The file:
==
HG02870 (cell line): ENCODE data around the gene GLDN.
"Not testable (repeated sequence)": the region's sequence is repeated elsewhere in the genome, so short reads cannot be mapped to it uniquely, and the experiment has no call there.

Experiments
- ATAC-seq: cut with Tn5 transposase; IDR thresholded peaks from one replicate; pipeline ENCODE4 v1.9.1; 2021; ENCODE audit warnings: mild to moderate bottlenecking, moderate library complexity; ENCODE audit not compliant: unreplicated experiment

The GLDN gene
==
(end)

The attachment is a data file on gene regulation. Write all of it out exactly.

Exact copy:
HG02870 (cell line): ENCODE data around the gene GLDN.
"Not testable (repeated sequence)": the region's sequence is repeated elsewhere in the genome, so short reads cannot be mapped to it uniquely, and the experiment has no call there.

Experiments
- ATAC-seq: cut with Tn5 transposase; IDR thresholded peaks from one replicate; pipeline ENCODE4 v1.9.1; 2021; ENCODE audit warnings: mild to moderate bottlenecking, moderate library complexity; ENCODE audit not compliant: unreplicated experiment

The GLDN gene